The first day Zhang came to Hengdian, he was greeted by a chat room member named Le Tian who then helped him rent a room and got him registered with the actors' union.

Zhang and Le Tian are now neighbors in a four-story village house. Like many other houses in Hengdian, the apartments are partitioned into cubicles for the "Hengdian drifters", as the locals jokingly name the young actors.

The "drifters" are mostly young men from the countryside, not highly educated and with no formal training in acting. They come armed with nothing but dreams. Often, they have abandoned more profitable prospects back home, as well as their parents' expectations.

According to statistics from the Hengdian Actors' Union, there are more than 6,000 actors registered; about 4,000 are between the ages of 20 and 30.

In the world of films and TV, there are no steady jobs and the busiest period lasts only a few months, when there may be about 50 projects in production. This is when the extras are most needed.

In the hot summers and icy winters, when openings are fewer, most have to find other means of sustenance. Many become street vendors, or some may wander home to return only when there are more job opportunities. Or, they may simply find regular jobs elsewhere.

Le Tian is among the more fortunate.

His good looks mean he gets work even during the slower periods. He has been told he resembles Hong Kong actor Louis Koo. Just barely two months after coming to Hengdian, Le Tian was already making a steady income of about 2,000 yuan a month, which is impressive at his level.

But he is still at the bottom rungs. In the stiff hierarchy of part-timers and extras in Hengdian, Le Tian knows that stardom is still just a distant glimmer.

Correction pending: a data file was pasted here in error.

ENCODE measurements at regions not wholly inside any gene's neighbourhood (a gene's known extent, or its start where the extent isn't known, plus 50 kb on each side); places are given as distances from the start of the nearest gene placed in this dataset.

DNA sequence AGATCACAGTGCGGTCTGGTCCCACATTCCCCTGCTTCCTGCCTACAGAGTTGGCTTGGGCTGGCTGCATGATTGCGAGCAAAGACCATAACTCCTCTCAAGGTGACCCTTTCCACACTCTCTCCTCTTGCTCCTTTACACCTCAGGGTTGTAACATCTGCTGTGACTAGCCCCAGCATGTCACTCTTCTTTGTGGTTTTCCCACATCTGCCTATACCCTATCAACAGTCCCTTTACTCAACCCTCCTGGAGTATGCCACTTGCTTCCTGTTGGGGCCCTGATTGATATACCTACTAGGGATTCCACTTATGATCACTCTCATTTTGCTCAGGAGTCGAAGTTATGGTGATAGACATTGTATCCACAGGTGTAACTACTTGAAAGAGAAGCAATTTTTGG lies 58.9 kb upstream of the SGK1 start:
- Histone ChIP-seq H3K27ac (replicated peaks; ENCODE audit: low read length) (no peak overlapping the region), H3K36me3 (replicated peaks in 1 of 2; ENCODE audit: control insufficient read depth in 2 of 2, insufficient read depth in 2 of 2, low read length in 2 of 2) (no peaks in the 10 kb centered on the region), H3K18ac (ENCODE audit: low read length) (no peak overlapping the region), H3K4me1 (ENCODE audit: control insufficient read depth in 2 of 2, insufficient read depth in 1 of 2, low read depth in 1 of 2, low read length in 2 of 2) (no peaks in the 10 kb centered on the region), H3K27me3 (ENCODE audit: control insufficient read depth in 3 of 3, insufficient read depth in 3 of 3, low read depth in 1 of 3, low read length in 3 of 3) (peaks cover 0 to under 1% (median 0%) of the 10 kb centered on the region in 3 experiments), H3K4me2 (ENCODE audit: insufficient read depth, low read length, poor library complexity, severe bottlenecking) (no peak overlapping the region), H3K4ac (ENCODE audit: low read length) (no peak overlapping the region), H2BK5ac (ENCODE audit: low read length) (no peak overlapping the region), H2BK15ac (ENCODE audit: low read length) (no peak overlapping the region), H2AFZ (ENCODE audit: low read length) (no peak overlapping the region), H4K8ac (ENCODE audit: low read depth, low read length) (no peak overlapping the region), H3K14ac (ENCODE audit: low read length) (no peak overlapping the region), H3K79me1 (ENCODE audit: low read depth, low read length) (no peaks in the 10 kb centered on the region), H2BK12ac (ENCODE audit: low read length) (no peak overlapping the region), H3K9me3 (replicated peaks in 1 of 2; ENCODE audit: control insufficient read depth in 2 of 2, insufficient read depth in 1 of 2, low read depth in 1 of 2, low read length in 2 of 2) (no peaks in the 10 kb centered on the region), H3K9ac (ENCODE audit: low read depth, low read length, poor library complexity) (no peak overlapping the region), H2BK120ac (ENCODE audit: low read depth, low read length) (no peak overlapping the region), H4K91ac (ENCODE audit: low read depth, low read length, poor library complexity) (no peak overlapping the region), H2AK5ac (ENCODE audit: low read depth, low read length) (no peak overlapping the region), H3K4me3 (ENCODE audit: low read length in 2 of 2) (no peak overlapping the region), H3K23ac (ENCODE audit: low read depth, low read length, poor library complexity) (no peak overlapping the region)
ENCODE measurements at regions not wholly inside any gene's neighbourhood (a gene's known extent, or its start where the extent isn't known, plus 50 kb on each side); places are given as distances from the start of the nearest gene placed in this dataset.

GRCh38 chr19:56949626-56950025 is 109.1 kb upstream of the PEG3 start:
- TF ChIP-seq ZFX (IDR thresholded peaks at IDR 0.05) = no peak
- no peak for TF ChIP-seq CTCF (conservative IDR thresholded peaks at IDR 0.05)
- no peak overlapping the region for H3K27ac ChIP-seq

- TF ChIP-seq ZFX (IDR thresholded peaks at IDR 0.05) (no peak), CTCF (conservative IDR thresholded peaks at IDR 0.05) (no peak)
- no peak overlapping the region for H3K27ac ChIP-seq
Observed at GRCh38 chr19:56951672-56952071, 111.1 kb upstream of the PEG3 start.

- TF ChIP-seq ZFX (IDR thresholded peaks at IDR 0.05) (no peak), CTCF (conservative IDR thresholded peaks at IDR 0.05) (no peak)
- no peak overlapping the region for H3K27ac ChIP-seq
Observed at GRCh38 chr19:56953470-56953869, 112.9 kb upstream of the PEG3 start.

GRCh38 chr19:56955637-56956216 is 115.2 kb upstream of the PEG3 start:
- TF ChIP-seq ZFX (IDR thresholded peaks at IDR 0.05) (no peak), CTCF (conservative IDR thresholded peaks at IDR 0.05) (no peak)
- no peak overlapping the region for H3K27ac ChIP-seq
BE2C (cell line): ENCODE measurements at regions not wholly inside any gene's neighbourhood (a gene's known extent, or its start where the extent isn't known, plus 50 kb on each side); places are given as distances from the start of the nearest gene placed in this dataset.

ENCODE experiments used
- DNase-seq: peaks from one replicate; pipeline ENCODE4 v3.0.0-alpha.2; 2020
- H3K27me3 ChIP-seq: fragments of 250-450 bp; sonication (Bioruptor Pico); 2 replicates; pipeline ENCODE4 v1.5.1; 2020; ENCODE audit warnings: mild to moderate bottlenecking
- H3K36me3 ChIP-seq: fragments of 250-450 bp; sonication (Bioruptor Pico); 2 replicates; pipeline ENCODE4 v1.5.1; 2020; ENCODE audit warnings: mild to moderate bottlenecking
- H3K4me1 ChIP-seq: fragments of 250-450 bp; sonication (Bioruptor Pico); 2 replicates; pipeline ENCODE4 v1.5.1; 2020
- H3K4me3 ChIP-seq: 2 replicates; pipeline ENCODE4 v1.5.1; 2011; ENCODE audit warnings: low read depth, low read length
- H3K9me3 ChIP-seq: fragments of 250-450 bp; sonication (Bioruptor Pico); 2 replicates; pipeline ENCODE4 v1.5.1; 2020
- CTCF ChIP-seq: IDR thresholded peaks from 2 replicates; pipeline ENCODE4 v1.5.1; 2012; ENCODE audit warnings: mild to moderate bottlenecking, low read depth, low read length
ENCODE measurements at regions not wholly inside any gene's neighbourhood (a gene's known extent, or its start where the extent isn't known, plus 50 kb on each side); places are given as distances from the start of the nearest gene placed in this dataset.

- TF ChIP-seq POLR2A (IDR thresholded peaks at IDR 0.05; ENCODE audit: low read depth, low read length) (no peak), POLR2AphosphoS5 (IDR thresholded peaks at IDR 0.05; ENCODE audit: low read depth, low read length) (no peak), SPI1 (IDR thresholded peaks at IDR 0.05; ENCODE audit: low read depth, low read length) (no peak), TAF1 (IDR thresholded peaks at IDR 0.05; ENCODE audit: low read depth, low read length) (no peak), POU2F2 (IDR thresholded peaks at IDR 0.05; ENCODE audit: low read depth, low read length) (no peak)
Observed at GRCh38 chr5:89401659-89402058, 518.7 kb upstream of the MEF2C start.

At his level, the best he can do is to fill the ranks when the script calls for massive troops, or itinerant hawkers to make a street scene credible. There are few chances for a close-up and even fewer for speaking roles.

Some of the veteran extras have progressed to "guest appearances" in which they actually get mentioned in the film credits against their characters' names. The younger extras are simply numbers - soldier No 1, street vendor No 2.

The veterans get a few lines, recognition and better remuneration. Some are often referred to as the Big Shots, "Hengdian dawan'er". They are often offered supporting roles and paid up to several thousand yuan for each scene so they can afford decent apartments, and cars.

Because most of the television serials or telemovies have historical settings, the supporting roles call for older actors. Hengdian's most popular guest actors are mostly in their 40s. Many are professionals retired from regional drama troupes.

To grasp the limited opportunities left to them, young extras have to work hard at getting the casting directors to notice them.

Their eagerness has resulted in a side industry that is booming in Hengdian - photography studios which help the hopeful compile their acting dossiers. Photos from past roles, with different poses showing off their acting versatility, are collated into attractive albums that will be handed in to the casting offices.